If you're holding out for universal popularity, I'm
afraid you will be in this cabin for a very long time.
J. K. Rowling, 1965 -
Harry Potter and the
Goblet of Fire
Study skills series
Making your website popular
Search engine optimization (SEO)
Position & optimize your web site traffic
engines & directories
Identify your audience
Is your audience
regional? national? international? professional? content driven?
Keep perspective on developing your website:
not competing with Microsoft, the United Nations, or the Library of
Review your content
What in your content is valuable
to your audience?
- create intuitive and obvious navigation; enable multiple
topical "entry points"
- clearly present current content
- published research and items of interest
- establish credibility with the credentials of authors and
- include a few items of personal interest (humanize)
- delete gimmicks or gratuitous technology or distracting
graphics that have no purpose to that of the website
- facilitate contacts and feedback:
make it simple!
Structure your content
for convenient and intuitive
navigation and access
Your audience should easily find what they are looking for
web site of links has little value compared to search engines and
Positioning your web site for search engines, directories,
Do not promote a site that is not well-developed
First (bad) impressions will affect later positioning.
Compare your site to similar
Determine critical keywords/search terms
- Prioritize keyword density
proactively use keywords in your home page content;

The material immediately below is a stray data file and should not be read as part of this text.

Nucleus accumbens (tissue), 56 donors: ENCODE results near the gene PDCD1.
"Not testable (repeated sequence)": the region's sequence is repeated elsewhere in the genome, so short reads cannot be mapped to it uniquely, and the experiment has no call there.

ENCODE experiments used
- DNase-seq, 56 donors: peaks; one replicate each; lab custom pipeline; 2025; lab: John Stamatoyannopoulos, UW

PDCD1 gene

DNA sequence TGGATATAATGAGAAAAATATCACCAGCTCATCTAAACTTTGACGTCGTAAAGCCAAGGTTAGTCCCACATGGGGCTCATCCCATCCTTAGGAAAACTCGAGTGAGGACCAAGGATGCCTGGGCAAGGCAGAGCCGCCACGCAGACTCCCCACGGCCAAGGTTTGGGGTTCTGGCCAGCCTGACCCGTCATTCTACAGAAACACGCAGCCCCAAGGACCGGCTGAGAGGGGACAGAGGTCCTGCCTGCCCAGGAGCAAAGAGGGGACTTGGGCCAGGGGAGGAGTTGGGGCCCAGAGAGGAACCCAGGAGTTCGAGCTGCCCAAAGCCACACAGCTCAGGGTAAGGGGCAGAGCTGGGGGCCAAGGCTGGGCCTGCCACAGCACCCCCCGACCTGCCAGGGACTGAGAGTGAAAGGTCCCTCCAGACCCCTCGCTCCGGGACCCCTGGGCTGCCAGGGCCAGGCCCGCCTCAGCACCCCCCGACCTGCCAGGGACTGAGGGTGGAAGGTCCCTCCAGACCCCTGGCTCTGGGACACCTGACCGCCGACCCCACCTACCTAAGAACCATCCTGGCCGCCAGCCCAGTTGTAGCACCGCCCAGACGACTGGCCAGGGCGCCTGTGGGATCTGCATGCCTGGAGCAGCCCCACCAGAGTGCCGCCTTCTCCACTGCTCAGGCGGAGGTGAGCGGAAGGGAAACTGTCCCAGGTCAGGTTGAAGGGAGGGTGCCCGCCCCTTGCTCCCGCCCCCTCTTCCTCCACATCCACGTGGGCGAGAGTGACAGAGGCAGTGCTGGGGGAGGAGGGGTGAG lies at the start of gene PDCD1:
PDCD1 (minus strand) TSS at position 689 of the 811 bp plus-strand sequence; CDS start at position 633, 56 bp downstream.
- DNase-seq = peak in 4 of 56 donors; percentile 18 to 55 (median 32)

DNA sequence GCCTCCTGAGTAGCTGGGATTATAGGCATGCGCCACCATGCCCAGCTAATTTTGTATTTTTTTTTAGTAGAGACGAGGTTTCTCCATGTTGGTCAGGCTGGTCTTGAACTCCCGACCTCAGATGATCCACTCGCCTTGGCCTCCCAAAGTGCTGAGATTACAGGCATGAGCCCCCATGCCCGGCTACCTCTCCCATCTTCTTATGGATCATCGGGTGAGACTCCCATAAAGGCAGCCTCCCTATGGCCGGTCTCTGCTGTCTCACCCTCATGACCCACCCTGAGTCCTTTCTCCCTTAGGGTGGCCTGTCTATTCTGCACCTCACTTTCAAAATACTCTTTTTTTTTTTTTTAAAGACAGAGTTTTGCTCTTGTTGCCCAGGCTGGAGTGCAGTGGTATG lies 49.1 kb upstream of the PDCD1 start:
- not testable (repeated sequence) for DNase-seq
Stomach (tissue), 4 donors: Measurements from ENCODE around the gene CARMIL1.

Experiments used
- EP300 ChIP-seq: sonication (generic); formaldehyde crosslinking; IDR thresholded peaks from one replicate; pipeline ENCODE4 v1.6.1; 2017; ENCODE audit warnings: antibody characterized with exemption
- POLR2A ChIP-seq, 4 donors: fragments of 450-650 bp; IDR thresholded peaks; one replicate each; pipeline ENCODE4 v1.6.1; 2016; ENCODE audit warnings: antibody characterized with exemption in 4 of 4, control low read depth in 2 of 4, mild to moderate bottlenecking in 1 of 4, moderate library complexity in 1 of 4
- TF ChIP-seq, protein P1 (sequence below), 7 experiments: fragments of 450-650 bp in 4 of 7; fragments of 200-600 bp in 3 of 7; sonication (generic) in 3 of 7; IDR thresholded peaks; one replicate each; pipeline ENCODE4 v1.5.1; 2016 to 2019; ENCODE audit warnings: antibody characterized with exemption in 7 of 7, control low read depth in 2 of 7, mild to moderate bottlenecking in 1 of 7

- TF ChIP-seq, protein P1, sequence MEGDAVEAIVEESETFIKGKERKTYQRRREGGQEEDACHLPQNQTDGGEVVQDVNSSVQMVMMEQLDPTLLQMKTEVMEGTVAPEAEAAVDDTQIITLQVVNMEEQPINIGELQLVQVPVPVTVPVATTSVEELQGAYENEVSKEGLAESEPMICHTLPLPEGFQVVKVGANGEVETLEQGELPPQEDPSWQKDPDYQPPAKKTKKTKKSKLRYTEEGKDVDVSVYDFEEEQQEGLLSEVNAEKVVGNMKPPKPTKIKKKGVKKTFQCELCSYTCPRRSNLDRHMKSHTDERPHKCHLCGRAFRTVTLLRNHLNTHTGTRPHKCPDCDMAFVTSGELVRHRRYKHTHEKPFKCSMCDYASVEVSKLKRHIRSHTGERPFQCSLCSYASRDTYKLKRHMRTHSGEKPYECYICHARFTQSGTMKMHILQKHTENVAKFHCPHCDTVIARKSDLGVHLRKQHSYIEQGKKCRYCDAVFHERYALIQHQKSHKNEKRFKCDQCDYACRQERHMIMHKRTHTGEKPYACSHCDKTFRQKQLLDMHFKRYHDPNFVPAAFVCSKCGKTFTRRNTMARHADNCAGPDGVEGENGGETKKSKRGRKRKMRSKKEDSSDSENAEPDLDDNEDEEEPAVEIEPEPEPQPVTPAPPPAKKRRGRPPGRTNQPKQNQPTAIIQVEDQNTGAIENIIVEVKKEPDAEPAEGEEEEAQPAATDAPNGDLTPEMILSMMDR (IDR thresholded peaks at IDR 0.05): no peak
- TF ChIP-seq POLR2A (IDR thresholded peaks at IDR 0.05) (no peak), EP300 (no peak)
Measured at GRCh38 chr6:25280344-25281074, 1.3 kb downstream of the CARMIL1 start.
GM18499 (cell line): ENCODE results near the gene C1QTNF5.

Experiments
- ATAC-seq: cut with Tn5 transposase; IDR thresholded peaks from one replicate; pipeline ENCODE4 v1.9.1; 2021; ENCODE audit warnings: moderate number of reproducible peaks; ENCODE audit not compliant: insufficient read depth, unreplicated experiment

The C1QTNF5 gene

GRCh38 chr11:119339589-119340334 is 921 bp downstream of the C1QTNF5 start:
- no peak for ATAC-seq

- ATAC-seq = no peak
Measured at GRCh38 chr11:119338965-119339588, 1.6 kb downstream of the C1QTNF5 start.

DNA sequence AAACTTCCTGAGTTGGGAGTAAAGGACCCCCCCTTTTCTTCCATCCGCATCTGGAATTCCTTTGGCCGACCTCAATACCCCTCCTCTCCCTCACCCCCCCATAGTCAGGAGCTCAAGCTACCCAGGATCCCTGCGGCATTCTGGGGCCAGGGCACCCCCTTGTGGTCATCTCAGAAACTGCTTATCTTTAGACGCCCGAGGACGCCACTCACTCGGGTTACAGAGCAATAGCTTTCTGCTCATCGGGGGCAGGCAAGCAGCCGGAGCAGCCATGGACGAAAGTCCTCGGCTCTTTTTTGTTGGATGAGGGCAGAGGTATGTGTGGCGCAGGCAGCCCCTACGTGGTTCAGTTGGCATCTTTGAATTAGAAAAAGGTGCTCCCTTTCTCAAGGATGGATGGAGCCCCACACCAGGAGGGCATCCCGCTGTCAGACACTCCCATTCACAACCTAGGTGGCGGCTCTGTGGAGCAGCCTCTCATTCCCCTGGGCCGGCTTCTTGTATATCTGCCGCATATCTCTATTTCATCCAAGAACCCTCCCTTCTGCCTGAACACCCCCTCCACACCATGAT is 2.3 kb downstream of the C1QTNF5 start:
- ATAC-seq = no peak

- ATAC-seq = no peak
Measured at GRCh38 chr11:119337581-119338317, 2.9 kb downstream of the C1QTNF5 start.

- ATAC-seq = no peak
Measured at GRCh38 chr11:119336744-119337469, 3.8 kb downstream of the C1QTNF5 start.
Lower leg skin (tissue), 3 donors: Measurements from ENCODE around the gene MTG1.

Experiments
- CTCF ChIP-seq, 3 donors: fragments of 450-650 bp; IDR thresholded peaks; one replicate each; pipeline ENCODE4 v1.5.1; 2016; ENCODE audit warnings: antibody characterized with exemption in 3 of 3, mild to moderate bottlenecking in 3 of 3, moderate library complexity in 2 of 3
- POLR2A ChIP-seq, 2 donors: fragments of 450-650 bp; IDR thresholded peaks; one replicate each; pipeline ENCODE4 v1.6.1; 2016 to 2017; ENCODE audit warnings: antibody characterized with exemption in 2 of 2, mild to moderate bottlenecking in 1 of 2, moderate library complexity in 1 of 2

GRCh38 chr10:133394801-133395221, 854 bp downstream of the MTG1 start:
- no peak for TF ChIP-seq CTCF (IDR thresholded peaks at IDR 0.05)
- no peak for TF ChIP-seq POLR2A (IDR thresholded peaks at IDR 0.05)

it reflects the content
Metatags are located in the HTML source code
of a web page that detail administrative information about a web
site/page. Some information is also scanned by portals, directories,
and search engines and listed in the web site's description,
as < title > and < description >
- Title metatag
Displayed in the top line of a
browser, and often duplicated in listings of search engines, etc.
- Description metatag:
well-reflective of content; duplicated in Alta Vista's listings of
Should be consistent for all submissions:
directories, search engines, portals
Should be descriptive, not
hyped: The Open Directory Project (ODP) rejects sites with
- Keyword metatag:
Generally obsolete but still
does not index the metatag for "keywords"
- Add metadata to images
with the < alt > tag and
- For an excellent illustration of the central role the ODP
go to Bruce Clay, Inc. "Search
Engine Relationship Chart"
Spiders/crawls the Web and ODP for web sites
(submitting a site not necessary)
Increases the rank of your
website by the number and quality (keywords!) of links to it
Promoting your site
- Is the Web site incorporated consistently into all marketing
Is the URL/address prominent in all print and media
- Are there professional e-newsletters, listservs, blogs, etc.
where the site can be promoted or referenced?
- Do professional organizations list member Web sites?
- Are you a part of any Webrings?
(An Internet site that
links web sites that have the same theme)
- Do you encourage your staff, supporters and enthusiasts to
refer to the site in publications, speeches, etc.?
- Do you monitor traffic on the site, especially its most
popular pages for opportune developments?
- Have you reviewed all search engines, portals, directories for
- Do you submit your site for awards?
and post the kudos?
- Do you exchange links with appropriate entities?
- Are there associated resources where you can promote your
Website: an electronic newsletter, users group, events alert,